Between steamrolling two games for review for you delightful readers, it was another tough week for indies. Tough in the sense that there were a lot of great games released so finding a turd amongst the gems was difficult. We got there in the end, though.
Andy’s Notepad Chapter 1: Saucers is a delightful twin-stick shooter where players control one of nine available spacecraft as they attempt to blast eachother into space debris. The goofy mouth-generated sound effects (think like when you used to play with GI Joes and stage q race war against the X-Men. You never did that? I did. Weird.), hypnotic score reminiscent of Zombies Ate My Neighbors (a game I do not invoke lightly), and solid gameplay make Andy’s Notepad Chapter 1: Saucers a worthy pickup at only 80 Microsoft Points (a dollar). Add in multiple weapons, ships, upgradeable weapons and boss battles and you’ve got a steal.
Zeboyd Games (Cthulhu Saves The World), given the blessing of the dudes at Penny Arcade (the internet’s favorite gaming-centric comic strip), have created The Rain Slick Precipice part 3, the third installment in the Penny Arcade gaming series. Or something. The game is typical Zeboyd, fantastic dialogue, quick, Final Fantasy-inspired battles with Fruit Fuckers, Mimes and other baddies. Add in the humor of Penny Arcade and you have a game that’s worth its asking price of 400 Microsoft Points (five bucks).
Washington’s Wig is a weird and ridiculous title in which a bald George Washington tasks his dog (aptly named Dogsworth) with fetching his powdered wig during the fateful crossing of the Delaware. Yep. With a relatively steep learning curve, a techno soundtrack and comical dialogue, the game is 80 Microsoft Points and features four modes of gameplay.
Shit Taco Award:
As mentioned, this was a tough week. There weren’t too many games released that weren’t quality, so I was happy to find this one shiny example of failure among all the competent games listed in this week’s entry. Avatour – Vegas is that game.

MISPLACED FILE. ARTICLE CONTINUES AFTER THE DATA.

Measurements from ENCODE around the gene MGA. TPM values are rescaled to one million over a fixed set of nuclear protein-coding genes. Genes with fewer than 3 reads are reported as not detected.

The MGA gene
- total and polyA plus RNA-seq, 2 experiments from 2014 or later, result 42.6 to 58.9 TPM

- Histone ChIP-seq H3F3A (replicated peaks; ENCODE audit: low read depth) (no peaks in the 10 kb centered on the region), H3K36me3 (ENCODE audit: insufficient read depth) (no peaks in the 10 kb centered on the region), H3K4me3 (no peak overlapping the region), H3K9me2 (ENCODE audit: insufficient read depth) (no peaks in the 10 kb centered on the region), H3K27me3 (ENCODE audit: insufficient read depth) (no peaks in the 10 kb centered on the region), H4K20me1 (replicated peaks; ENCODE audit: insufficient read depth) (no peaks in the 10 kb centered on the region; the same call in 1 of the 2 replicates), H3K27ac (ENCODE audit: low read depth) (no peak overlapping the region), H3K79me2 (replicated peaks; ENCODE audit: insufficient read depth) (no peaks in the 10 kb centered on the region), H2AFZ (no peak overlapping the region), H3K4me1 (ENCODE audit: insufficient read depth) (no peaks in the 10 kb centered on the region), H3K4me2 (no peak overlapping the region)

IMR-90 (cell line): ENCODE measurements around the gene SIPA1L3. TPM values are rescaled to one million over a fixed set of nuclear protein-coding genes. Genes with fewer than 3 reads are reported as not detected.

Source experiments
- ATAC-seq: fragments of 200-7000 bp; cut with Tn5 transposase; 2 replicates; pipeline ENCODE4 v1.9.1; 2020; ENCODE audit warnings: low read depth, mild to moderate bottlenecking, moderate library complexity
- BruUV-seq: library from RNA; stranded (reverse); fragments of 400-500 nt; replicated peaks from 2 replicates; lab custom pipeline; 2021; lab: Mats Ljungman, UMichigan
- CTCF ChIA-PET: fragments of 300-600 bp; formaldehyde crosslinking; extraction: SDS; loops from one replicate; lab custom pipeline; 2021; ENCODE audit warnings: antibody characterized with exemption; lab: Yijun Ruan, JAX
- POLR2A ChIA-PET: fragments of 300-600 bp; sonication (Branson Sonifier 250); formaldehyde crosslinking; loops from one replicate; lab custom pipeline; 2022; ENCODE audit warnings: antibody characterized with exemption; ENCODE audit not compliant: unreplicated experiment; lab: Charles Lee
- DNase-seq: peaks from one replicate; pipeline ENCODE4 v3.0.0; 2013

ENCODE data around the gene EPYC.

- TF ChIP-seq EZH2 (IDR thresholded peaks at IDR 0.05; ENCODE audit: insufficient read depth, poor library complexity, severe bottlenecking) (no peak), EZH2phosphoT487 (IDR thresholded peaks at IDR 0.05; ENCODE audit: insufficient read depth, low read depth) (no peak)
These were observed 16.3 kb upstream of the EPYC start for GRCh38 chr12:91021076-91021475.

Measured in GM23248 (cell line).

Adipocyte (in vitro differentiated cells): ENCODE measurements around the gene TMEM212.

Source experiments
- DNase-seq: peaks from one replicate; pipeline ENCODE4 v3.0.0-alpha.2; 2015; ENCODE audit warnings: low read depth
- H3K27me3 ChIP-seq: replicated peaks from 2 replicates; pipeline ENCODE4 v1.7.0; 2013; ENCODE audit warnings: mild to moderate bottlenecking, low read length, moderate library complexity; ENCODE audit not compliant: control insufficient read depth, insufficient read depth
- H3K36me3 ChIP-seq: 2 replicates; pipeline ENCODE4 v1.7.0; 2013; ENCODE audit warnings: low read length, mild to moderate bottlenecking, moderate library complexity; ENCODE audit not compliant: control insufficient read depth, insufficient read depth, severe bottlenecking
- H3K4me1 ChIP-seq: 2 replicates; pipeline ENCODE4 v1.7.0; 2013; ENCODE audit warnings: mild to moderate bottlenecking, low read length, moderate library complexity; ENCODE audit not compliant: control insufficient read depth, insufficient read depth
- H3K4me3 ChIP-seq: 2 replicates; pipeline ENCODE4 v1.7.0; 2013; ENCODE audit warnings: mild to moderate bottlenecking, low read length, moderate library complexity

First of all, if you’re a game developer and want to use Microsoft’s Avatars as the stars of your game, then fuck you. You deserve flogging. Public flogging. It’s a cheap way to save on art assets and is the best possible way to lose immersion in your game. Unless there’s a game that comes out that allows my Avatar to engage in a frantic threesome or orgy with those on my friends list (all 80+guys and three girls), which I’d be fine with.
Utilizing “4D” technology, Las Vegas is badly rendered in the original Twisted Metal (PS1) style graphics and set in the day time. How could you make a game about a city that looks beautiful at night and set it during the day? Jesus, what a joke.
The game affords the player multiple options to navigate the city, but in all honesty, why bother? A lack of interactivity in any way (is it that hard to create fake slot machines?), a horrific soundtrack and shoddy, snail-like controls make you wanna’ kill yourself before you reach Mandalay Bay. Avoid this game like the fucking plague of bullshit it is.
Go Gimbal Go is a speed-driven track/platforming hybrid in which a purple ball/creature must save captured children in a candy-colored, ecstasy-fueled world. I added in the “ecstasy” part, but seriously, this game’s art design is beautiful in a way only MDMA could help envision.
Building up speed with the right bumper and blasting through levels at rates that would make Sonic blush, Gimbal leaps over chasms, smashes through foes saves kids and earns costumes (along with other assorted goodies). The costumes, in particular, are fun, my personal favorite being Mr. Rainbow, where Gimbal sports a Cat in the Hat-style hat only rainbow striped. He looks like a club kid with a purpose as he makes his way along the tracks. 240 Microsoft Points (three bucks).
There you have it. Play some indies! Reviews of two huge games will be coming this week!